From Diane Von Furstenburg’s new designs for Google Glass to Tory Burch designing fashionable jewelry to disguise fit-bits, wearables are evolving into products that are just as much about fashion as they are function.
Recent high-profile events have highlighted the way technology influences design. At the US Open, ball boys wore Ralph Lauren’s new Smart Shirts, which measured breathing and heart rate data. Sensors in the shirts delivered real time to blue-tooth connected smartphones.
One of the biggest fashion-industry events of the year, New York Fashion Week is embracing technology like never before.
iPhone Controlled Mini-Skirts
CuteCircuit is a designer known for high tech fashion. In 2006 they debuted The Hug Shirt which allows the wearer to send hugs long distance using sensors and Bluetooth technology to another person wearing The Hug Shirt. They were also the designers behind Nicole Scherzinger’s Twitter Dress, which displayed Tweets in real time using #tweetthedress.
CuteCircuit showed their new Ready to Wear Collection at New York Fashion Week.The collection features skirts, jackets and accessories which are all controlled by an iPhone app. Models on the runway controlling LED displays on their clothes from the phone in their hand.
Dresses Enhanced by 3D Glasses
Designer, Rebecca Minkoff, ended her show with five looks that required 3D glasses for the full experience. Attendees were provided with the 3D glasses, which also came with instructions “Take part in a unique 3D experience by putting on your glasses for the final 5 looks.” The dresses were beautiful on their own, but the 3D glasses added a sheen to the pattern.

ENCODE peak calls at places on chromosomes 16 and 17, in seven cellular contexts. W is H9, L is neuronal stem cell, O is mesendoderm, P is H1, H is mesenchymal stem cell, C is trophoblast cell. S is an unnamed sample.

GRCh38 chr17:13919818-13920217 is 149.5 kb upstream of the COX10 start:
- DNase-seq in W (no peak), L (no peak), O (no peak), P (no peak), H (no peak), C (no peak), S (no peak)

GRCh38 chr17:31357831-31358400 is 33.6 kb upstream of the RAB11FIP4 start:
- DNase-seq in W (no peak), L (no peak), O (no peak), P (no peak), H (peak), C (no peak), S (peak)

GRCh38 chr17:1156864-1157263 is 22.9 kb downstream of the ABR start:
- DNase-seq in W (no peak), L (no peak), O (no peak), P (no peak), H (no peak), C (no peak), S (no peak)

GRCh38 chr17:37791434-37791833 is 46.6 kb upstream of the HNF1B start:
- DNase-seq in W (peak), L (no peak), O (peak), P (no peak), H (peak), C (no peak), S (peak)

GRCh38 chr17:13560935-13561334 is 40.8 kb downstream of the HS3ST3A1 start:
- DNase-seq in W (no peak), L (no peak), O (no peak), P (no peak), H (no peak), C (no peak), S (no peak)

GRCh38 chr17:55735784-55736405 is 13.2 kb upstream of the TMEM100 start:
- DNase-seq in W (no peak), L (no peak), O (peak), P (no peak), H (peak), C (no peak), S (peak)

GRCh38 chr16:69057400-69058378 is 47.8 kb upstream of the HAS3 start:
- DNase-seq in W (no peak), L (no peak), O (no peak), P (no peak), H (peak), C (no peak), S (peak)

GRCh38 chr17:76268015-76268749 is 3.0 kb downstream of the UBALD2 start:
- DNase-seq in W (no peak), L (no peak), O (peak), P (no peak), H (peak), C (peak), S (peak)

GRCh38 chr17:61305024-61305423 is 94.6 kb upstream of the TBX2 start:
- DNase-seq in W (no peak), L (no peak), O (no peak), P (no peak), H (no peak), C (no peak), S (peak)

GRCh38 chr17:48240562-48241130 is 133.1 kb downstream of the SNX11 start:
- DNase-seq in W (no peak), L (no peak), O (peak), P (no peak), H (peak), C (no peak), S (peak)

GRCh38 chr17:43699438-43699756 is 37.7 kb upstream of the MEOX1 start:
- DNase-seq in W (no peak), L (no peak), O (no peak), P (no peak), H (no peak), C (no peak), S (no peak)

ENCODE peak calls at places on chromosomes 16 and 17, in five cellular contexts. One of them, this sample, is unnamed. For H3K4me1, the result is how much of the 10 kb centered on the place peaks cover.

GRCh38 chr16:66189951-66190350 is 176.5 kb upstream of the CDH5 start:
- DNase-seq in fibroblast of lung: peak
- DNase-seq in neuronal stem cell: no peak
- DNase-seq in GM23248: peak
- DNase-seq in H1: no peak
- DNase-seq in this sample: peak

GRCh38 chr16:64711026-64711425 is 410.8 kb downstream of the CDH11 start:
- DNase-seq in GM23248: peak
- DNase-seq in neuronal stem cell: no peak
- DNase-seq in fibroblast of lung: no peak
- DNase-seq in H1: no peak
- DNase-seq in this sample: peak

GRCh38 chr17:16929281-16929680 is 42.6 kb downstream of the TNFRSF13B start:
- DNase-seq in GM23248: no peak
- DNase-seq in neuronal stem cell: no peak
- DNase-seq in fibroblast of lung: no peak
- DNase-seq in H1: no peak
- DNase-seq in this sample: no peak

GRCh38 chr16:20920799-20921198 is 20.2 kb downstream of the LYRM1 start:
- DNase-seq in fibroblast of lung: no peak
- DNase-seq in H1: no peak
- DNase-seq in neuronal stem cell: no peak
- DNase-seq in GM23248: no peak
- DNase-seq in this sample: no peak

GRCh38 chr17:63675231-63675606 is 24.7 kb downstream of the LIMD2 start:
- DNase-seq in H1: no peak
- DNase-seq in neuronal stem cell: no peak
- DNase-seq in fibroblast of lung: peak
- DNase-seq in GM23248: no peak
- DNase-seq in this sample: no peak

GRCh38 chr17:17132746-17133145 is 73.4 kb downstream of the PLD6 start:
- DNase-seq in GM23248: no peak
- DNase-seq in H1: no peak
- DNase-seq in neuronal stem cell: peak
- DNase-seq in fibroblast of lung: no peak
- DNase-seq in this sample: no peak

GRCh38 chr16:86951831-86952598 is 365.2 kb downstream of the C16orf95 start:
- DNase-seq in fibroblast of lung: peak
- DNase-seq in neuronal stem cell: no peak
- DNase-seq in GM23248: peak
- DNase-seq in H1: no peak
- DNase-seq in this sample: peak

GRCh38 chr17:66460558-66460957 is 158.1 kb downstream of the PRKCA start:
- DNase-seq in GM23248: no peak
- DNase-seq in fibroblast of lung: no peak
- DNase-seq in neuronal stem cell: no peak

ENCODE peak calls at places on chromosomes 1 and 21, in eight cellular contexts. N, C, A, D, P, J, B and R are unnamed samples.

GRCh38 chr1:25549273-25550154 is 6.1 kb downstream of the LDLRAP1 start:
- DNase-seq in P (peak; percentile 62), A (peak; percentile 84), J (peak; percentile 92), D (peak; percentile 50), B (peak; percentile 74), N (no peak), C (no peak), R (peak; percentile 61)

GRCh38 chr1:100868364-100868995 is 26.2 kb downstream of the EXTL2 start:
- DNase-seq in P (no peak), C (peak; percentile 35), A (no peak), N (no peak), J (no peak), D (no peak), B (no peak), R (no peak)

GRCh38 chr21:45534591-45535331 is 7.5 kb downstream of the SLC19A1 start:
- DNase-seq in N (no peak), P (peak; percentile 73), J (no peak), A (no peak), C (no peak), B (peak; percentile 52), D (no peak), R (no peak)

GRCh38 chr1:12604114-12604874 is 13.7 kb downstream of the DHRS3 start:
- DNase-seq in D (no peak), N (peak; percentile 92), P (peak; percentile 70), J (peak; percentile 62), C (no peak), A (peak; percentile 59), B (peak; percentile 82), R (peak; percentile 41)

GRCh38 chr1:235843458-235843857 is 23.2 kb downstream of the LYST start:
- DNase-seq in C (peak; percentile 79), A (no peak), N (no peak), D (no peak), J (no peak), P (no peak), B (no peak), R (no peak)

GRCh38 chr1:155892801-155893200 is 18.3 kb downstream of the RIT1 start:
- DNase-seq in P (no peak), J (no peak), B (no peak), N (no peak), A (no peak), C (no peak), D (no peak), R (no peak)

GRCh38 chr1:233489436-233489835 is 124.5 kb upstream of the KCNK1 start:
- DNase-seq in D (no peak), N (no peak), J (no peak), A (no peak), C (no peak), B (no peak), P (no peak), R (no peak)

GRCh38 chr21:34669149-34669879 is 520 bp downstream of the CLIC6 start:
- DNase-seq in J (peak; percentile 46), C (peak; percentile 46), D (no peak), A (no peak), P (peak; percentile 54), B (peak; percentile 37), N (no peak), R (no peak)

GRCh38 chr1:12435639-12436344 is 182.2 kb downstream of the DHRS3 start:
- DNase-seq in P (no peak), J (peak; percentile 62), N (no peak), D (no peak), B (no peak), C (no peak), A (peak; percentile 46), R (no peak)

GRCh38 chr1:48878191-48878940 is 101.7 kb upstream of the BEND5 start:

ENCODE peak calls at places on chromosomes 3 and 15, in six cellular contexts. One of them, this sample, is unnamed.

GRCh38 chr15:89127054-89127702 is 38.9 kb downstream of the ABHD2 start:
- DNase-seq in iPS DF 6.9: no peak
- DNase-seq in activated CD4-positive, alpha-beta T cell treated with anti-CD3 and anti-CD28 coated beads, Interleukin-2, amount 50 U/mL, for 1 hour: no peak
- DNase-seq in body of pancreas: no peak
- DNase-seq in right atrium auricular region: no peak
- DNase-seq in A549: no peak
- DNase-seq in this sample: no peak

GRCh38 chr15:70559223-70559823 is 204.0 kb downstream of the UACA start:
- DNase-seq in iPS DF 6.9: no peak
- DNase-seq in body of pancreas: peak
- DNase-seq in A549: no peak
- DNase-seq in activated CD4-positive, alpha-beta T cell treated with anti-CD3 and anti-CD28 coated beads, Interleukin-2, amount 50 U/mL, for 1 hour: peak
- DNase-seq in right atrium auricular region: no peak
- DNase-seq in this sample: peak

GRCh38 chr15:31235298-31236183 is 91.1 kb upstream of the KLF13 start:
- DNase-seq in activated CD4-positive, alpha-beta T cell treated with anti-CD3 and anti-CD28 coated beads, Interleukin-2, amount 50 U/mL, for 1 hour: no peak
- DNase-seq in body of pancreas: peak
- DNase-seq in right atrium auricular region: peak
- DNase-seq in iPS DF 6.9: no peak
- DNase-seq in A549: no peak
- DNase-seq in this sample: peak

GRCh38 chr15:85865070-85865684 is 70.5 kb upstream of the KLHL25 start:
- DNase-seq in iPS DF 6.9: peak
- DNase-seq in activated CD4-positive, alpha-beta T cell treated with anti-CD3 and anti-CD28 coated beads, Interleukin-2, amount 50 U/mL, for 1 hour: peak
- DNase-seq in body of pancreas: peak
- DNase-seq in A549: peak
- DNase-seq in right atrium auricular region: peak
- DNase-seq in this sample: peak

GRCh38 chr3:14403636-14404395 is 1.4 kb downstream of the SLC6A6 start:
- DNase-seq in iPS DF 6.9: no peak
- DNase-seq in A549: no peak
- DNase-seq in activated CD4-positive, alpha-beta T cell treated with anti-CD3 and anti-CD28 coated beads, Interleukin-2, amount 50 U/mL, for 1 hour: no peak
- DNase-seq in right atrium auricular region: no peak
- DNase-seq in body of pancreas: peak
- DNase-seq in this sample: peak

Rebecca Minkoff also used New York Fashion Week to debut a collection of fashionable smart bracelets. The “Notification Bracelet” discreetly alerts wearers of calls and texts. The “Lighting Cable Bracelet” has a USB connection to charge devices on the go. Neither bracelet looks like it is enhanced by technology.
My Intelligent Communication Accessory (MICA)
Opening Ceremony and Intel collaborated to created a high-end bracelet. Unlike other wearables, which require a smartphone to sync with, MICA operates on its own using 3G capabilities. The bracelets notify the wearer of texts, but remain fashionable by including precious stones.
For wearable technology to succeed, brands musty think about both the fashion and function side of the device. As the market for these devices grows, expect to see more collaborations between tech companies and fashion designers.
Photo Credits: CuteCircuit, Kansas.com and Rebecca Minkoff